Office workers, freelancers, and students (to name a few) spend the vast majority of their days in front of a computer. But what are the physical repercussions? According to a study conducted by researchers at Boston University, other than eyestrain, 50% of university students said theyexperience neck and back pains. In most cases, being hunched over a computer is to blame.Posture that Leads to Back Problems
The human body is not designed to sit for long periods of time. Actually, the seated position is one completely invented by modern human beings, a chair is something that just doesn’t exist in the natural world. Our bodies are actually built to be on the move.
Prehistoric humans relied on mobility as part of their survival tactics in hunting and protection. The physical lives we live today are a far cry from how humanity once existed. Most of our time is spent indoors and the majority of work we do requires much less physical labor.
The Cornell University Department of Ergonomics explains that up to90% more pressure is put on your backwhen you are seated compared to when you’re standing.
Sitting for prolonged periods of time alone can lead to back problems, but paired with bad posture can lead to irreversible spine damage. Now, this isn’t to say that you should stop sitting all together, that’d be nearly impossible and honestly pretty tiring for the average person. Actually the negative effects of sitting down don’t start showing themselves immediately but rather overtime. The stress build up can eventually lead toanatomical changes in your spinethat can cause severe pain due to constriction of nerves and blood vessels. The pain can concentrate on the neck and back, but could also radiate into the extremities, which can cause discomfort even to the legs and arms.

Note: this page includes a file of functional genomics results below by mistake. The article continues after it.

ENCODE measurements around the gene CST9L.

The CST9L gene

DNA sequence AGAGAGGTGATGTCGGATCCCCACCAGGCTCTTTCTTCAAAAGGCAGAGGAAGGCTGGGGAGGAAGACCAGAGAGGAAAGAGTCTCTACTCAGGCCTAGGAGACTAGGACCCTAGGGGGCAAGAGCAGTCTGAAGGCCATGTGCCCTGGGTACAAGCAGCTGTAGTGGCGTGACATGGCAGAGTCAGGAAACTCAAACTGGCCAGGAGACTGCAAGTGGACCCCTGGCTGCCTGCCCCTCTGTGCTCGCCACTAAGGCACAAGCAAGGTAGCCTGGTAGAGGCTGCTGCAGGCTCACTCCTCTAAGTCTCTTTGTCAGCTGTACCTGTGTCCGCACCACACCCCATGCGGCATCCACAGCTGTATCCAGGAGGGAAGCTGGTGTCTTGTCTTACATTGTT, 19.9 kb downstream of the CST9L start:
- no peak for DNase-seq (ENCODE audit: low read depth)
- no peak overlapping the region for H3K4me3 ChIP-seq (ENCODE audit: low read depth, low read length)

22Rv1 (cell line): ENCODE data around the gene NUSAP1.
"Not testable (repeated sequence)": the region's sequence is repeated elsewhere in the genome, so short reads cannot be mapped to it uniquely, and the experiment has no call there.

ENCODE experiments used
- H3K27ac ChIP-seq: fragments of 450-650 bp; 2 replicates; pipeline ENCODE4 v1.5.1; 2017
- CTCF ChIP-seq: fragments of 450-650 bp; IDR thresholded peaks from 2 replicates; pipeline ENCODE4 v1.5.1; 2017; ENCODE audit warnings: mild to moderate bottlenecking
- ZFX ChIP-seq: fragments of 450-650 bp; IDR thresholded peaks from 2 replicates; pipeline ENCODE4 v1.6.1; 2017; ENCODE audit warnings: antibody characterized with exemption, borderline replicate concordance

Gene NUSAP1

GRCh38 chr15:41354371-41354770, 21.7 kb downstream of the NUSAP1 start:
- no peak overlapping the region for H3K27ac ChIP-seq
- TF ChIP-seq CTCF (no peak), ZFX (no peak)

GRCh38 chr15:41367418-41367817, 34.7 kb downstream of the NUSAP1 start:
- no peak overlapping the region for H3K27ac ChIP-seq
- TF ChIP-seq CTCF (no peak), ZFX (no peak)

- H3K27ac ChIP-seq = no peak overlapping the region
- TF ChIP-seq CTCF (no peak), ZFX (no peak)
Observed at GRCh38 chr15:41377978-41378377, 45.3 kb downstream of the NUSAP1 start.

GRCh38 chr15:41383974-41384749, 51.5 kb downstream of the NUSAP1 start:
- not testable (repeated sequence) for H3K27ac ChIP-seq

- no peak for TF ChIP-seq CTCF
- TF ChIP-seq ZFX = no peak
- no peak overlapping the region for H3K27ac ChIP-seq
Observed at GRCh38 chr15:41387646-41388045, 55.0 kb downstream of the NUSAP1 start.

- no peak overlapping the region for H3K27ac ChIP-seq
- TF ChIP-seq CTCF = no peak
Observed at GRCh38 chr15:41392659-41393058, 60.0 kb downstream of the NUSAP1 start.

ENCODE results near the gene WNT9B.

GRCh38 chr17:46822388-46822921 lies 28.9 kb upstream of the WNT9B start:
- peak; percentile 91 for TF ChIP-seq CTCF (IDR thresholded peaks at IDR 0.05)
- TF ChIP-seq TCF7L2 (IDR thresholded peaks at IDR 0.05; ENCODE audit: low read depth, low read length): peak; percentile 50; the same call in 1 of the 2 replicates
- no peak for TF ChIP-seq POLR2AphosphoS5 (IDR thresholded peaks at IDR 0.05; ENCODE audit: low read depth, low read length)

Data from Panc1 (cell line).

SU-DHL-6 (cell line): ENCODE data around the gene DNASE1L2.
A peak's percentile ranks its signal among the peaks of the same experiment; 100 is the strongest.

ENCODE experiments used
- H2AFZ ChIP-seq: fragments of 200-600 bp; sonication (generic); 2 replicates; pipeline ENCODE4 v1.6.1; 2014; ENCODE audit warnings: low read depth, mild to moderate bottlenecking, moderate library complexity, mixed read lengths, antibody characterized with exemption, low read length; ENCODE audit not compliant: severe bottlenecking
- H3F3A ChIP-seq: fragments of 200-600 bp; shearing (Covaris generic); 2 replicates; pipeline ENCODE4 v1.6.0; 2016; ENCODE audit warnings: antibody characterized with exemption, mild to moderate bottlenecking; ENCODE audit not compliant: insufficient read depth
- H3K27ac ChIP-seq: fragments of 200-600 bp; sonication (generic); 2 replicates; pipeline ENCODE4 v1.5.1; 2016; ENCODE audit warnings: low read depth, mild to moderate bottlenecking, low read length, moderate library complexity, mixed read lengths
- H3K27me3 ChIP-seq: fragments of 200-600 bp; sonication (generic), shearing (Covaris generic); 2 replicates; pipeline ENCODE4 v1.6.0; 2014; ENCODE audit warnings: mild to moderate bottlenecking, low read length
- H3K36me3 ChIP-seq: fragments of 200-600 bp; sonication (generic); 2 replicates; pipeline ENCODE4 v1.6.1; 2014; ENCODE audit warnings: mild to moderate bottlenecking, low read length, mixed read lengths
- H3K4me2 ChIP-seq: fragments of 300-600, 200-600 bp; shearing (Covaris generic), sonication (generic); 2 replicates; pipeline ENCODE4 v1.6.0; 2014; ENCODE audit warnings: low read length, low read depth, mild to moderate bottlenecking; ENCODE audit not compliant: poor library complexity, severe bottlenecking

So instead of installing standing desks wherever we work and panicking when we need to sit down in our cars or on the subway here are somecommon posture mistakesthat we can simply avoid:
Having bad posture does not only cause back problems. Many experts have shared other effects of bad posture on your health:
When bad posture becomes a habit it becomes increasingly more difficult to re-teach our bodies how to sit correctly. There are two important things we can do to help minimize, or even eliminate, the effects of having bad posture. Firstly, if you can, minimize the amount of time you spend on your devices. The nature of our computers and phones cause us to slouch over them and if you can cut out your usage you will ultimately cut out the time you spend slumped over. Secondly, we can practice the ideal way of sitting down to lessen the chances of a sore back. As cutting out computer usage may be impossible for some who work a desk job this alternative is suited for everyone, and even if you’re cutting down your usage as well you can try this out.
Here are some easy ways to sit correctly:
Being aware is one of the most important things when it comes to bad posture. If you’re slumped over your computer, focused on a deadline, it may be easy to forget that you’re slowly morphing into Quasimodo. If you need to set reminders for yourself do so. A message that pops up on your screen every 30 minutes of the day to remind you to sit up straight. It’s a small effort for a huge gain. Maintaining a strongtech/life balanceis key, and as helpful as our computers and smartphones are in getting work done we need to remain aware of the physical toll they can often take if we’re not paying attention.
Originally appeared on www.goboldfish.com